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Mon Aug 21, 2006 8:19 am (PST)Last year, the Bay Area responded with open arms to the devastation
caused by Hurricane Katrina by taking into their homes the
bewildered dogs and cats who had been abandoned and left to suffer
the wrath of the storm alone. In observance of the one-year
anniversary of Hurricane Katrina, the Marin Humane Society and In
Defense of Animals present a special one-time screening of Dark
Water Rising: The Truth About Hurricane Katrina Animal Rescues,
Wednesday, September 6, 7pm, at the Smith Rafael Film Center (1118
4th St., San Rafael). Award-winning documentary film director Mike
Shiley will make a personal appearance to introduce his new film and
answer questions, and Captain Cindy Machado of the Marin Humane
Society will present information about disaster preparedness for
people with pets. A $10 suggested donation will benefit animals in
THERE IS ALSO A SF EVENT ON AUGUST 30th AT THE ROXIE THEATER.
More than 2,500 of the four-legged Katrina survivors were brought to
the Bay Area for care prior to being reunited with their families or
placed in new, loving homes. They were the lucky ones — more than
35,000 companion animals perished in New Orleans due to disaster
policies that didn't take pets into account. Dark Water Rising
introduces us to the courageous people who traveled to New Orleans
from around the country and risked their own lives to rescue trapped
and starving animals. The film also begs the question: How can we
protect our pets if something like this happens in the Bay Area?
Haunted by his memories of the dead, frightened and emaciated
animals he saw while filming in New Orleans, Shiley says, "It's my
deepest hope that this film motivates people to put pressure on
Congress to pass the PETS Act so that never again will anyone be
forced to evacuate without their pets."
The roles MHS and IDA played in the aftermath of the hurricanes
The Marin Humane Society was centrally involved with pet rescue
efforts in the aftermath of the hurricanes last fall. Leading the
first-ever pet airlifts to transport animals out of the disaster
region, 2,500 rescued dogs and cats were flown to the Bay Area as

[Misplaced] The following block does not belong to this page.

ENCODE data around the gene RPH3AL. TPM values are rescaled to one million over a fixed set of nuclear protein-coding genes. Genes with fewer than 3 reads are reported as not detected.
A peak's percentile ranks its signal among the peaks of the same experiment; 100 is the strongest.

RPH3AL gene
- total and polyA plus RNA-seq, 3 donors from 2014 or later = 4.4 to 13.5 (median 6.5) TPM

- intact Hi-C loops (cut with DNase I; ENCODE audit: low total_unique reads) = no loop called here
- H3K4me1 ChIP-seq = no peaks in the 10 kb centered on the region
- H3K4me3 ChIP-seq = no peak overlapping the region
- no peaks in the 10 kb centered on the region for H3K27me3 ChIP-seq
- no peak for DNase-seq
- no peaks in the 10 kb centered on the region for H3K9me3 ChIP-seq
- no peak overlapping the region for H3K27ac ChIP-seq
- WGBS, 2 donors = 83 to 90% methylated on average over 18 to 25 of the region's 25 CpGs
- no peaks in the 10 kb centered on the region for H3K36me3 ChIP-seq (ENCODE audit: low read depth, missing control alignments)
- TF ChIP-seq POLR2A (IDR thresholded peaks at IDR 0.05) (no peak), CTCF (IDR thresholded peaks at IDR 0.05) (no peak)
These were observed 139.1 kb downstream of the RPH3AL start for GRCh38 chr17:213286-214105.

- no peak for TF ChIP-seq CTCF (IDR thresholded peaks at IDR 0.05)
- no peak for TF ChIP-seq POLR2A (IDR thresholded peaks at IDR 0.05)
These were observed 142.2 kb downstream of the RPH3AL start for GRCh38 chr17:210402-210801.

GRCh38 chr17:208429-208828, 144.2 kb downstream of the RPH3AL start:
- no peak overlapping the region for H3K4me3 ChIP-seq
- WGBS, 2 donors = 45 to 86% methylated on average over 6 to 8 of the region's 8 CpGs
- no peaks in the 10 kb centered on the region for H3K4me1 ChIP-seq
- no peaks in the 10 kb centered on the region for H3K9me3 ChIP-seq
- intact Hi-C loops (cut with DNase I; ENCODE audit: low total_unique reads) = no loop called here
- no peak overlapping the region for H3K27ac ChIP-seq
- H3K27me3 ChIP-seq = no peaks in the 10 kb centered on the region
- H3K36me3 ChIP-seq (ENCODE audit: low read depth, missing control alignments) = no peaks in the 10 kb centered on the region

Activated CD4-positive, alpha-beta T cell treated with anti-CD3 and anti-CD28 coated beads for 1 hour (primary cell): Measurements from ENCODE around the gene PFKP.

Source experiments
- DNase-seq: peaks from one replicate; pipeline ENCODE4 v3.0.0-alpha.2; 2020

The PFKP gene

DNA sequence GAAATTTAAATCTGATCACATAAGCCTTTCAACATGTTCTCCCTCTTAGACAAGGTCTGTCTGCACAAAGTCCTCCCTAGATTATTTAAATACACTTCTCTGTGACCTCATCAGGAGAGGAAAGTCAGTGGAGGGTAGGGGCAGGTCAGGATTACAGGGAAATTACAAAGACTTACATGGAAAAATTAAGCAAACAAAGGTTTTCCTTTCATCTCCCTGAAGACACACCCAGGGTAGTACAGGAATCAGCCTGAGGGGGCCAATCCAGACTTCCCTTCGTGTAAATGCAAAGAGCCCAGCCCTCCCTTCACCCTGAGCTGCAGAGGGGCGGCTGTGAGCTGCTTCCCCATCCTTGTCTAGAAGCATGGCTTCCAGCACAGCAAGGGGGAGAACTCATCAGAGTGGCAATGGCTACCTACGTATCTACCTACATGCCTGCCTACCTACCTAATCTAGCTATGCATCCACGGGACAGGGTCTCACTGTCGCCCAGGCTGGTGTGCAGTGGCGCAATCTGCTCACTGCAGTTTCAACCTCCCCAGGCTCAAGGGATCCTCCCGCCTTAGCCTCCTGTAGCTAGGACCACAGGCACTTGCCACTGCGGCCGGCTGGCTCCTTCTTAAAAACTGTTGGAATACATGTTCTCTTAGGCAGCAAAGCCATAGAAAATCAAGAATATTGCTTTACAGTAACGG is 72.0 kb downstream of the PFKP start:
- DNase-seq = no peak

part of MHS' Operation Orphans of the Storm. Animal shelters and
rescue organizations around the Bay cared for these animals until
they could be reunited or rehomed.
"I will never forget the looks of relief and gratitude in the eyes
of the dogs and cats as they emerged from their airplane crates into
the arms of volunteers waiting to care for them," says Diane
Allevato, executive director, Marin Humane Society. "We were happy
to help these animals, but they deserved much better — they deserved
to be evacuated with their families."
In Defense of Animals also played a key role in disaster relief
efforts for animals, sending volunteers to the hurricane-stricken
area to rescue animals and transport them to regional shelters with
the ability to care for them. IDA's Project Hope volunteers are
still involved in transporting animals out of the affected areas.
"This powerful film of bravery and compassion documents the courage
and dedication of caring people to right the wrongs of others," says
Elliot Katz, DVM, president, In Defense of Animals. "Viewing it made
me more determined than ever to advocate for disaster relief and
preparation. I hope that the harsh lessons we've learned from this
disaster have not been in vain and that our national leaders will
commit to animal evacuation plans being part of all future disaster
planning around the country."
Tickets for the screening of Dark Water Rising will be sold at the
door beginning at 6pm. Space is limited. For further information,
please call In Defense of Animals at (415) 388-9641 or the Marin
Humane Society at (415) 506-6256.
Filmmaker Mike Shiley is available for interviews.
The film trailer can be viewed at:
Marin Humane Society